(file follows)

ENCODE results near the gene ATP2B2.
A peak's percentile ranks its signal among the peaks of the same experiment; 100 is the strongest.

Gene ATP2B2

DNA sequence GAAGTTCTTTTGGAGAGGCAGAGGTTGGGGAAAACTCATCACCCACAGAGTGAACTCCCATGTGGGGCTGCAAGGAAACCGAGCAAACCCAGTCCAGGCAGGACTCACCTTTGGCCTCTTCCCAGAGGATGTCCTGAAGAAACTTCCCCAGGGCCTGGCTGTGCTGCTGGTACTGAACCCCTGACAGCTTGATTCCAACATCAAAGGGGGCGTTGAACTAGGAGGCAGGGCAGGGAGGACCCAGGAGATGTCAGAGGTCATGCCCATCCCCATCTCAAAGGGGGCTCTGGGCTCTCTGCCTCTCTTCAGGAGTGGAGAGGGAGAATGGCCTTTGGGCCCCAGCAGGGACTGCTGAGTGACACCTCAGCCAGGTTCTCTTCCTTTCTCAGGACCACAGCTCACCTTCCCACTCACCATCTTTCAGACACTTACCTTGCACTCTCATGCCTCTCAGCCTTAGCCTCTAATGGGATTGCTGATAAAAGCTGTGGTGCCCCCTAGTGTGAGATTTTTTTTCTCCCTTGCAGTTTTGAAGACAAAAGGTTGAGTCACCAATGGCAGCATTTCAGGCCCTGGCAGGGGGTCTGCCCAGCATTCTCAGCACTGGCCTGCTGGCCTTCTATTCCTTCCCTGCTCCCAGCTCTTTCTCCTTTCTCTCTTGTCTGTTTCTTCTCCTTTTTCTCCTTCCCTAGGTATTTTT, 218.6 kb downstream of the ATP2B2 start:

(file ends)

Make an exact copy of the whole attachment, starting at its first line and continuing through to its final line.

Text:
ENCODE results near the gene ATP2B2.
A peak's percentile ranks its signal among the peaks of the same experiment; 100 is the strongest.

Gene ATP2B2

DNA sequence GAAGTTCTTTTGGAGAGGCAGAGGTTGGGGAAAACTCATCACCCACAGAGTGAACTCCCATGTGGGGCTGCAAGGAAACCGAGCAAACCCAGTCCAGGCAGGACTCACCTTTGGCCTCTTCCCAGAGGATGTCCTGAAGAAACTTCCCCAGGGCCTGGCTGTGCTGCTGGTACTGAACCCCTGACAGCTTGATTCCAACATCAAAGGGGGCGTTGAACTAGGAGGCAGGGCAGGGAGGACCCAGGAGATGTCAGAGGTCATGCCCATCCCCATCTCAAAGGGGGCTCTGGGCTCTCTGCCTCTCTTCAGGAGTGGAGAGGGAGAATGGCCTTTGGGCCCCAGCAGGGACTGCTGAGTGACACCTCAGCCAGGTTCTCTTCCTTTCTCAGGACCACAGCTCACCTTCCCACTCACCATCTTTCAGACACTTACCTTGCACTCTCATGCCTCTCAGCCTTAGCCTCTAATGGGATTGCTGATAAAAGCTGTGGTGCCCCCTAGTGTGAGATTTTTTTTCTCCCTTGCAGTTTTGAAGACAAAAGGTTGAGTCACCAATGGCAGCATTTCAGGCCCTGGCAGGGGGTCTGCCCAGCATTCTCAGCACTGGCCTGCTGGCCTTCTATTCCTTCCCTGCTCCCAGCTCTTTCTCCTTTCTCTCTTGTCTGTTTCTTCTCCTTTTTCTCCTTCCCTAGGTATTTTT, 218.6 kb downstream of the ATP2B2 start: